FX’s new drama, Fargo, is created by Noah Hawley, inspired by the film written and directed by the Coen Brothers (also Executive Producers on the show). I sat in on a group interview with co-star Billy Bob Thornton, who plays the mysterious, charismatic and vicious drifter, Lorne Malvo, on the show. I did not get a chance to ask him a direct question, so here is the full transcript with questions from a group of reporters from various outlets.
Reporter Was there anything that you added to your character, “Lorne Malvo,” that wasn’t already scripted?
Billy Bob A weird haircut, which was actually a mistake. I got a bad haircut and we had planned on dyeing my hair and a dark beard and all that kind of thing, but I didn’t plan on having bangs. But then, instead of fixing it, it wouldn’t do, right, so I didn’t fix it because I looked at myself in the mirror and I thought, hang on a second here, this is like 1967 L.A. rock. I could be the bass player of the Buffalo Springfield. This is good. Or, Ken Burns, the dark side of Ken Burns. And bangs are normally associated with innocence and I thought that juxtaposition was pretty great, so that was added. read more
Graham Yost [cr: Reddit]
This is the third time I’ve had the pleasure to interview Graham Yost
, show runner, Executive Producer and Writer of Justified
, the fantastic drama on the FX network that, in my opinion, gets way too little recognition from the industry and the media, despite having a huge fan base. You can watch my video interviews with Mr. Yost here
. The season finale of Justified
airs in the U.S. tonight at 10:00 P.M. on FX. read more
[article first published in ScriptMag]
One of my favorite lines from THE AVENGERS occurs when Black Widow tells Captain America not to mess with Thor and Loki, saying “they’re basically gods.” With no hesitation, Cap replies, “There’s only one God, ma’am, and I’m pretty sure he doesn’t dress like that.” Then he jumps out of a plane. read more
David Goyer, screenwriter of Blade, Batman Begins, The Dark Knight, The Dark Knight Rises, Man of Steel, the hugely successful video game series Call of Duty: Black Ops and TV’s Davinci’s Demons, gave a fantastic lecture and interview for BAFTA.
He talks about how he broke in, the increasing importance of television in terms of craft and the corporate media landscape, changing the superhero movie genre, constructing the “Ten Commandments” of Batman and Superman, writing for games and juggling multiple scripts at once. Here’s the full lecture and interview… read more
Make way on the blogosphere for the next big movie star killing it on TV. Billy Bob Thornton will soon be seen in FX’s one-hour drama “Fargo,” which premieres in the U.S. on April 15, 2014, and trust me when I tell you that you will be talking about his character, Lorne Malvo, a drifter who arrives in Fargo, Minnesota and starts to take a keen interest in its quirky denizens. read more
My Oscar Screenplays webinar is back for 2014!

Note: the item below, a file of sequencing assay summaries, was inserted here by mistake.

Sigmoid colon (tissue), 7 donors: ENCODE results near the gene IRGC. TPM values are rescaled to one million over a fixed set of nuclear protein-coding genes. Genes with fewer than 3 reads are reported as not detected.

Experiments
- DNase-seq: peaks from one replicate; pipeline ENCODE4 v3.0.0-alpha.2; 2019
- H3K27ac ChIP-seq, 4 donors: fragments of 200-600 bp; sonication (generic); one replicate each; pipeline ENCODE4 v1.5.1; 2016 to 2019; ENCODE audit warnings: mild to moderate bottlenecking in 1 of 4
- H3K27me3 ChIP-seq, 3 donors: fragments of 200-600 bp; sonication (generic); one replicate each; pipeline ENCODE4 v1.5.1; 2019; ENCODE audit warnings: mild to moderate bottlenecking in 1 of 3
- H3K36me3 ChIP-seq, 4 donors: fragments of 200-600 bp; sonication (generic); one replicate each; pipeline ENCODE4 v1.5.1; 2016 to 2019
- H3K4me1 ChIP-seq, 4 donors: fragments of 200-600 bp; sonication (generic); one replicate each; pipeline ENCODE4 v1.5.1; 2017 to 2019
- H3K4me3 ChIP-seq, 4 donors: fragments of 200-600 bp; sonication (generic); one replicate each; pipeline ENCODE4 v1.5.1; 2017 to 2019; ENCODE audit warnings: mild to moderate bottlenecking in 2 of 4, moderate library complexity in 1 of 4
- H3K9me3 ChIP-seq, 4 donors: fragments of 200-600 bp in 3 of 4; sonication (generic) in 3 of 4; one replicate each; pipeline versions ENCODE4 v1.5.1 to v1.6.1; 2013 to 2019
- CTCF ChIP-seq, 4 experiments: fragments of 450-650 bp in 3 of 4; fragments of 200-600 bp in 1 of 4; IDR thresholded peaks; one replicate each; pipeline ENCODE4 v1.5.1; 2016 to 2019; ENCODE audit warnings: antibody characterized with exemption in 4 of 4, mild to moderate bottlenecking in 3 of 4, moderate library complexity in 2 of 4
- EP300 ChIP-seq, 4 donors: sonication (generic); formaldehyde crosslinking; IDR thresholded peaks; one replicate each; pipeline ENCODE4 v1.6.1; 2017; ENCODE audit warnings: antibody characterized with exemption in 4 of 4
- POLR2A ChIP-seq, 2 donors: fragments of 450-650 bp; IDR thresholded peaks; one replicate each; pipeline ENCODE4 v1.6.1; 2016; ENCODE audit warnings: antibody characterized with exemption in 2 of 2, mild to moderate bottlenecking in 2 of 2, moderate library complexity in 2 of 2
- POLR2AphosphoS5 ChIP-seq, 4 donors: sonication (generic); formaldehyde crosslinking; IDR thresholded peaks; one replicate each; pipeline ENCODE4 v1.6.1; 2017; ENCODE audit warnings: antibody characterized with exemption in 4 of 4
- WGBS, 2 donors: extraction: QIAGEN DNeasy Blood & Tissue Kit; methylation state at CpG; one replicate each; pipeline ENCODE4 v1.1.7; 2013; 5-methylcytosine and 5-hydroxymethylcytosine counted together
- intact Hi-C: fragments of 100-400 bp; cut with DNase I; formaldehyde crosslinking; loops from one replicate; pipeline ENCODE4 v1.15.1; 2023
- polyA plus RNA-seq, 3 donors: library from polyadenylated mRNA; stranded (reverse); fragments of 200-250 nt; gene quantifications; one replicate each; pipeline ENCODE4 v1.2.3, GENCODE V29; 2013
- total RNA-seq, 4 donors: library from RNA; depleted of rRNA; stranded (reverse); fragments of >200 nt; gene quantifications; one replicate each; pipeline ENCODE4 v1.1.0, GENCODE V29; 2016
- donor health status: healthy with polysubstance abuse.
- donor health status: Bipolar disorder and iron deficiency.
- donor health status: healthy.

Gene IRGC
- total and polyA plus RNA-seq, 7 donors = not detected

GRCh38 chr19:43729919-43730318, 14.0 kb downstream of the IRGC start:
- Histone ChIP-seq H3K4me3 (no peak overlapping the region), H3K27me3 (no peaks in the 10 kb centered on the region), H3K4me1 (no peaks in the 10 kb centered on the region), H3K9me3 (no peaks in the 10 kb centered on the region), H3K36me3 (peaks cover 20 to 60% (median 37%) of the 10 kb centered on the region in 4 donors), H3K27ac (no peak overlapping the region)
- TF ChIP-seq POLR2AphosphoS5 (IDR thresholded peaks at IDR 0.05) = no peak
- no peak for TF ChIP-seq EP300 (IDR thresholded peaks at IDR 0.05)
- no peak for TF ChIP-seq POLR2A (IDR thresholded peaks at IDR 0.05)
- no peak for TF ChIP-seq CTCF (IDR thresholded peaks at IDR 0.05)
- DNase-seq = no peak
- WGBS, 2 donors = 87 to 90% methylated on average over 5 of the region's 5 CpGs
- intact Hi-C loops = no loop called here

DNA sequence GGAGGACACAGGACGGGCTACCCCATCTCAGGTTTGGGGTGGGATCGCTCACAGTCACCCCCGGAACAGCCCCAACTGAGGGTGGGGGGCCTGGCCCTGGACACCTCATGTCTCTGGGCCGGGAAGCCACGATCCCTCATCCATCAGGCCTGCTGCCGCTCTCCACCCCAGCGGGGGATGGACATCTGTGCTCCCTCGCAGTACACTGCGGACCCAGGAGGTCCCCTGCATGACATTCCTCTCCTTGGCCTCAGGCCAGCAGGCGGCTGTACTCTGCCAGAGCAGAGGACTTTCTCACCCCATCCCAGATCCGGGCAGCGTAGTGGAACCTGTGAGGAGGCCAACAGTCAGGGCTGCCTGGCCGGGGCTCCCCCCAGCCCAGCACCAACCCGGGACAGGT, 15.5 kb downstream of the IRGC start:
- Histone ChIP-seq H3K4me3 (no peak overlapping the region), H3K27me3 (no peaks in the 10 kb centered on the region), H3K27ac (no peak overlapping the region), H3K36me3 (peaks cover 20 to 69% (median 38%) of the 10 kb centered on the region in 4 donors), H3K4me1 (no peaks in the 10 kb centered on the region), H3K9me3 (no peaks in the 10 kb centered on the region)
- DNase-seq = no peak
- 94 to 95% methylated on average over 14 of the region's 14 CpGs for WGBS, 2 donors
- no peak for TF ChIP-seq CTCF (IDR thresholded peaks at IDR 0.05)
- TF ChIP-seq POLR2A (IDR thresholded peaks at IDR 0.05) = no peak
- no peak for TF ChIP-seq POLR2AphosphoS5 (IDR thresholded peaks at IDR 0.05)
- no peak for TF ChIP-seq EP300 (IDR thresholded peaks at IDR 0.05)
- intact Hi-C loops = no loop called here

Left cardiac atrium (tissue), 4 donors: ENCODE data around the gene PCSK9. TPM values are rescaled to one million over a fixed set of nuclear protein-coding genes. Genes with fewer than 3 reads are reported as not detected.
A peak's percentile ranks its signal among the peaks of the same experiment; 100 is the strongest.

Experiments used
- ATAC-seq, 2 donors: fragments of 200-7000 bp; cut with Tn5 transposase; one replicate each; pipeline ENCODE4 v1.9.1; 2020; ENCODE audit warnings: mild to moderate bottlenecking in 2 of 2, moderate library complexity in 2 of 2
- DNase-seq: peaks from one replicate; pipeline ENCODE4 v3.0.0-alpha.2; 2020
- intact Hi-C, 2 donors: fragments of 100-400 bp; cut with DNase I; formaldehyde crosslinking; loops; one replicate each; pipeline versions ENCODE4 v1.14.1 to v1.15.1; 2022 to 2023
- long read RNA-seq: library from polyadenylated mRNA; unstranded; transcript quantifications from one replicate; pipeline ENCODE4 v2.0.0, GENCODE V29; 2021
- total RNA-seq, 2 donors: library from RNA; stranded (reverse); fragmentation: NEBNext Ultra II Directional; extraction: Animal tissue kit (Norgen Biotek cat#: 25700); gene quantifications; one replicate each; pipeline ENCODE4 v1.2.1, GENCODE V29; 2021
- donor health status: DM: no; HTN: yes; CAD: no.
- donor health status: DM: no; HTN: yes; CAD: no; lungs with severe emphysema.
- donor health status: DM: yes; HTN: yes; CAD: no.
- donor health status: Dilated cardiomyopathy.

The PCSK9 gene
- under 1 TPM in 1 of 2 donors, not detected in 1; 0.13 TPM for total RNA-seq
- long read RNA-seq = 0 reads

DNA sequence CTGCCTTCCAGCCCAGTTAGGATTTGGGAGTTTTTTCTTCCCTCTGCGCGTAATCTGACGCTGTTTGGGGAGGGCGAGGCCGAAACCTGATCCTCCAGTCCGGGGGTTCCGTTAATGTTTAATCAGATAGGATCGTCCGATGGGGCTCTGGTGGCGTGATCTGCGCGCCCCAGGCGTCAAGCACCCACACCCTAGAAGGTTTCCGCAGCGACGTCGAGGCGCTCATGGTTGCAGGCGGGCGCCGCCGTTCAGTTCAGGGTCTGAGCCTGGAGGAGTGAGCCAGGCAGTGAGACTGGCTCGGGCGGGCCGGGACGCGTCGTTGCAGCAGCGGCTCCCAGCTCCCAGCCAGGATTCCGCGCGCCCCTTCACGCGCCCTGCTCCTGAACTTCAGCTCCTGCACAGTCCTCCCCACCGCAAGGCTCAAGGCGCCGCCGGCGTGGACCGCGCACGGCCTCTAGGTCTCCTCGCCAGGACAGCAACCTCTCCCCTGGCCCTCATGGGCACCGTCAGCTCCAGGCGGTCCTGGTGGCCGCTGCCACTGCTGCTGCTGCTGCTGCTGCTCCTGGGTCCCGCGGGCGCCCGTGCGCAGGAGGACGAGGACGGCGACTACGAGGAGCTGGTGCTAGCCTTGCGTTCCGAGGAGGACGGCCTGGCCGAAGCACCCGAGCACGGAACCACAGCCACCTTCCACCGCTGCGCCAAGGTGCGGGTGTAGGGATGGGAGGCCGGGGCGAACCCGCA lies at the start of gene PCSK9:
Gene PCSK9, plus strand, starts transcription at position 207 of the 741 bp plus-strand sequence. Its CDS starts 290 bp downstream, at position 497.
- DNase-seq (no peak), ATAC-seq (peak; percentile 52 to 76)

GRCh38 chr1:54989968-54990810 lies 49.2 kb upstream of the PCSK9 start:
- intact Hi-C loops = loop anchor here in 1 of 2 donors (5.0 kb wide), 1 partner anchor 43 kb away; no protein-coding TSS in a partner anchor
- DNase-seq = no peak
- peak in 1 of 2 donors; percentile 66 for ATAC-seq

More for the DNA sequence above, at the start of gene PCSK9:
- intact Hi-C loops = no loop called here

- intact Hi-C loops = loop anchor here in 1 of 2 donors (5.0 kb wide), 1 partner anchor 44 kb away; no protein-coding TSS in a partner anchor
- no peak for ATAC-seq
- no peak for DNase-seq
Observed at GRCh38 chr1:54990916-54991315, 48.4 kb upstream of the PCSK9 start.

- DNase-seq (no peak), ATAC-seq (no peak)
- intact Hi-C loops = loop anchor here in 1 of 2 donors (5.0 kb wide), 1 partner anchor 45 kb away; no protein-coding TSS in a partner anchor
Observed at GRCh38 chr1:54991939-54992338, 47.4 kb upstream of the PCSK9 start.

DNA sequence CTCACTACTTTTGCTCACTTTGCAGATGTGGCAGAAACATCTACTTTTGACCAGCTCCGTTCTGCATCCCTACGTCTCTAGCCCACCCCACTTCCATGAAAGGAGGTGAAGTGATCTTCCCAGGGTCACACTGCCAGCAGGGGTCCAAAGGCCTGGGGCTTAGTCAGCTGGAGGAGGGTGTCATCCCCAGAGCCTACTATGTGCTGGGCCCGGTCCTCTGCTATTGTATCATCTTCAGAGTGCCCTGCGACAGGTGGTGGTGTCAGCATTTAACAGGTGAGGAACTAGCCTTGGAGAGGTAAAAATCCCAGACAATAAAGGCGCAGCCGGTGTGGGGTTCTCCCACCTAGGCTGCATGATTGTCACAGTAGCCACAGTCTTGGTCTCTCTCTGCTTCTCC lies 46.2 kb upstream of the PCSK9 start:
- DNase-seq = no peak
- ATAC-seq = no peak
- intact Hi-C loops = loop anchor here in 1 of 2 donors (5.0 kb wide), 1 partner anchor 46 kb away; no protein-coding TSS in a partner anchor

My next webinar with the Writers Store, STORY MAPPING OSCAR-WINNING SCREENPLAYS, will go live on Monday, February 24, 2014 at 1:00 p.m. Pacific / 4:00 p.m. Eastern and you can now purchase tickets at the Early Bird Price of $69.99USD. read more
Below are the nominations for the 2014 Oscars, which rewards the films of 2013.
Interesting batch this year. Some personal thoughts on the list:
- So glad Roger Deakins’ cinematography on Prisoners was nominated. Contemporary dramas and thrillers often get overlooked in this category, but his incredible lighting definitely stood out, even on the small screen I watched this great film on.
- No Visual Effects nom for Pacific Rim?!! Robbery, I say. This is probably a snub against a film that wasn’t considered a big hit at the box-office. When it comes to big ‘popcorn’ studio movies, a film often has to be a big hit to be acknowledged by the Academy.
- Nice to see four young newcomers get nominated for their song from Mandela: Long Walk to Freedom. I wish them the best. Who knows, maybe they’ll be the next U2 some day?
- Jonah Hill again? He doesn’t need any more help after the Moneyball nom.
- Meryl Streep again? Seriously, these “Academy darlings” take up spots that could be filled to recognize lesser-known actors that took on much more challenging roles this year.
- Why is Before Midnight considered an Adapted Screenplay? It must fall under some odd classification, but that still doesn’t mean it makes sense. I loved the film and think it deserves acknowledgment as a wholly original work. read more
I first met Bobby Moynihan at the Upright Citizens Brigade Theater in New York City in our “Improv 101” course. He was a bit younger than me, but it was clear that he had more experience with this improv stuff. He was definitely a standout. The class was a lot of fun and I would recommend UCB to anyone looking to learn the key principles of comedy from talented comedy pros, especially their sketch writing courses, which I’ve also taken and enjoyed.
I’ll always remember that first class because we had to perform our ‘graduation’ show on the UCB stage two days after September 11, 2001 when the city was still peppered in Missing Persons flyers and the smoke from the World Trade Center remains was still in the air. I showed up to the theater that day having come from volunteering on the docks helping to stock the boats that were supplying the recovery crews down at Ground Zero. I remember our teacher Jamie Denbo telling us how Amy Poehler had said 9/11 was like “the day the aliens landed.”
It was not a great time for comedy. read more
Story Maps: 12 Great Screenplays (a.k.a. “Booster Pack #1″) is now available in its revised version AND it now includes a BONUS 13TH MAP OF THE BRILLIANT THRILLER “SEVEN!”
The e-book breaks down 13 GREAT MOVIES, primarily from the past decade, into a detailed but easy-to-follow structural analysis known as the Story Map.
Dear writers and readers,
Happy Holidays, Merry Christmas and Happy New Year to you all!
I hope that this coming year will be your greatest, and I wish you unlimited creativity and inspiration as you pour your passion on to the proverbial page.